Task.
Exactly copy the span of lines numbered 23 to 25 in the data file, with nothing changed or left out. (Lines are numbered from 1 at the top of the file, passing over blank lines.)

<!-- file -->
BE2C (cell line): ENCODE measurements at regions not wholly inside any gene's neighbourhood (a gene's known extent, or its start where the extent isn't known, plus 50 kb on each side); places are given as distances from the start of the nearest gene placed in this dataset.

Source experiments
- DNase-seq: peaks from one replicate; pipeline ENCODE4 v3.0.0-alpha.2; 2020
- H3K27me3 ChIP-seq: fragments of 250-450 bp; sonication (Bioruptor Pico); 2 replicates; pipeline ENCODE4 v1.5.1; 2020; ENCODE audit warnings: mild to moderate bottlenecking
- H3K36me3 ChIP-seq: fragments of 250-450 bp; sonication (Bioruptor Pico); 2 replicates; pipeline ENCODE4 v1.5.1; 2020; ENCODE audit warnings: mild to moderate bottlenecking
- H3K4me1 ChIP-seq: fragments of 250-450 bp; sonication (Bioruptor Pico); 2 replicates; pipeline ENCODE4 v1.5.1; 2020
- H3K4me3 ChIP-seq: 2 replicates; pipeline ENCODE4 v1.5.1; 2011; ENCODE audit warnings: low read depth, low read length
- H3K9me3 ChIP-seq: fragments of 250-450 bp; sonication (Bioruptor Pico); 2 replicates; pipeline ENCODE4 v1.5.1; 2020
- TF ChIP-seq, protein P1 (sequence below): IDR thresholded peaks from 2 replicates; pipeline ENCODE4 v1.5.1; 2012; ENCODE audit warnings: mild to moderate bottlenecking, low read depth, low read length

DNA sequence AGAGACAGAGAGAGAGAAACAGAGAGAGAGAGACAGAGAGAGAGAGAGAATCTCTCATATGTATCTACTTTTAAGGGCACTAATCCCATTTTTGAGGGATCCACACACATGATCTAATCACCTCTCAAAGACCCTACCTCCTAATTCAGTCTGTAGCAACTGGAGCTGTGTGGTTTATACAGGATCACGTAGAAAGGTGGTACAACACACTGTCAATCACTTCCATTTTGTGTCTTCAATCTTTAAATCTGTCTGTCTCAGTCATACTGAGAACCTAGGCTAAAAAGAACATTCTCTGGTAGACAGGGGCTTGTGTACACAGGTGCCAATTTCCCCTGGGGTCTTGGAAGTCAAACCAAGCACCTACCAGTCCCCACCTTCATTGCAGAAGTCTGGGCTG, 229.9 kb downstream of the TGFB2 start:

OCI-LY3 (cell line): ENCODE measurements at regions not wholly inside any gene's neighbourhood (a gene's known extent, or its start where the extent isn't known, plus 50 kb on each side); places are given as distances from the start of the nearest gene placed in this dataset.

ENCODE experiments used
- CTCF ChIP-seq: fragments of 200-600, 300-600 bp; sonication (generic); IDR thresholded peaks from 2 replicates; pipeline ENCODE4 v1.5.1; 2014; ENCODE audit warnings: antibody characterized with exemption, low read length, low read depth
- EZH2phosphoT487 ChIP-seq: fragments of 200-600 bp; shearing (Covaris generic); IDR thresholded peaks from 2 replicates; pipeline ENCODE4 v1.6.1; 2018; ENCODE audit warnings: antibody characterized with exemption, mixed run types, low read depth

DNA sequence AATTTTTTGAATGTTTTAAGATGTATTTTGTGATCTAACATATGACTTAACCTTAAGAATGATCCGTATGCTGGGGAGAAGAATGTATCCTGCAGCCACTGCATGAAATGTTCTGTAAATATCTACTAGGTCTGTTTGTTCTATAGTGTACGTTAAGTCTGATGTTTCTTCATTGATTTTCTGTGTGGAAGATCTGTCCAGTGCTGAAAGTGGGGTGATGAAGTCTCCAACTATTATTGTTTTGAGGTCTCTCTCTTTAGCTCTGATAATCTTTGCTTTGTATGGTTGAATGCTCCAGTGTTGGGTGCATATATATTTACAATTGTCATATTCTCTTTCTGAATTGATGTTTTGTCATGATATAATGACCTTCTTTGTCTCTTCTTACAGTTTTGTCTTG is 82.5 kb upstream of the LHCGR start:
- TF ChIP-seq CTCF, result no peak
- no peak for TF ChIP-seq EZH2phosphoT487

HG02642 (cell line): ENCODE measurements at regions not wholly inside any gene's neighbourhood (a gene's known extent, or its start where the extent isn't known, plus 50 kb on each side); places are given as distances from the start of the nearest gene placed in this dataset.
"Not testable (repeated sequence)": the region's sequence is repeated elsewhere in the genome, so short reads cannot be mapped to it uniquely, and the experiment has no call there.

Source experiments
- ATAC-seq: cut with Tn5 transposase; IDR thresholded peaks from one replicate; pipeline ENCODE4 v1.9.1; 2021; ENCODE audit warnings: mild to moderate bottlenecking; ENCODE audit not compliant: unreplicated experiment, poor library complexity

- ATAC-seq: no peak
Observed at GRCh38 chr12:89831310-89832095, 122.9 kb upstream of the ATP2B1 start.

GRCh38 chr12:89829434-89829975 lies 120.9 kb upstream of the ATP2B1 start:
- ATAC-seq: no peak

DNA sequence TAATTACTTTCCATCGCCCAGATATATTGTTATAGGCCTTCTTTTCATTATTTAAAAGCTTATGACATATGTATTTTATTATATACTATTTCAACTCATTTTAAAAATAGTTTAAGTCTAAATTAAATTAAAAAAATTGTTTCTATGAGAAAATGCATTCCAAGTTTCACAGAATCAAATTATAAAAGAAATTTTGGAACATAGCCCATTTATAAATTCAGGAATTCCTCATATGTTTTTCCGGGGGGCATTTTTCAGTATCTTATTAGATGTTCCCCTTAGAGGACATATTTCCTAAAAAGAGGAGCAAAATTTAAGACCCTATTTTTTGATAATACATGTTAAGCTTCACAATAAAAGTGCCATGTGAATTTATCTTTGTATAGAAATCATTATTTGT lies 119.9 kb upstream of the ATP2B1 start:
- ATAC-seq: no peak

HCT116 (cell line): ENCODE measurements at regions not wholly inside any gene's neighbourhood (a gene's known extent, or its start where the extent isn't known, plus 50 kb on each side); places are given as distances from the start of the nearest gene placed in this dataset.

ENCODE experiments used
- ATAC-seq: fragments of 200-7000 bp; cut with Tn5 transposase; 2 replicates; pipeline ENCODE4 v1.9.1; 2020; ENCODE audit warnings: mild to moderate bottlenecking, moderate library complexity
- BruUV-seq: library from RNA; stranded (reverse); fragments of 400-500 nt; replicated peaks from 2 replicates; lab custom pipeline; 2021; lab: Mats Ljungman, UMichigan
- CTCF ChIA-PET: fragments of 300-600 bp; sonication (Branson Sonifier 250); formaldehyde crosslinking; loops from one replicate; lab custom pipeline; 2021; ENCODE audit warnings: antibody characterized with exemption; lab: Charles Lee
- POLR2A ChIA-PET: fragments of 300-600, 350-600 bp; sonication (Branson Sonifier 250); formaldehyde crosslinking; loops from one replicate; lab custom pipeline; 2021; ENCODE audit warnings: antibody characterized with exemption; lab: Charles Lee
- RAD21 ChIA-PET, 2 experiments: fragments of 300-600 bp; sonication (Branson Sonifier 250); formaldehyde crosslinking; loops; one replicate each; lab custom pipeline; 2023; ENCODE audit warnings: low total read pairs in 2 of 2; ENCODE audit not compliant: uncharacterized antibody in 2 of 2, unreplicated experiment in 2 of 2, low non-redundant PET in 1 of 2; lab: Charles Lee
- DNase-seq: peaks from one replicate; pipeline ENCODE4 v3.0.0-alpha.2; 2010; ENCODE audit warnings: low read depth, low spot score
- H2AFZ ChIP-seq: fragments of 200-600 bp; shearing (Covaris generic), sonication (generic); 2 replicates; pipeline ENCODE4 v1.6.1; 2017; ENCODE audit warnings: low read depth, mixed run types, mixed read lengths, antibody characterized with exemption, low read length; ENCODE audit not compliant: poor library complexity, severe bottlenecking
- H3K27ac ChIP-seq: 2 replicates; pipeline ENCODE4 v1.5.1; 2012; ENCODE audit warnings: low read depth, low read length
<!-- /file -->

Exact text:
Observed at GRCh38 chr12:89831310-89832095, 122.9 kb upstream of the ATP2B1 start.

GRCh38 chr12:89829434-89829975 lies 120.9 kb upstream of the ATP2B1 start:
- ATAC-seq: no peak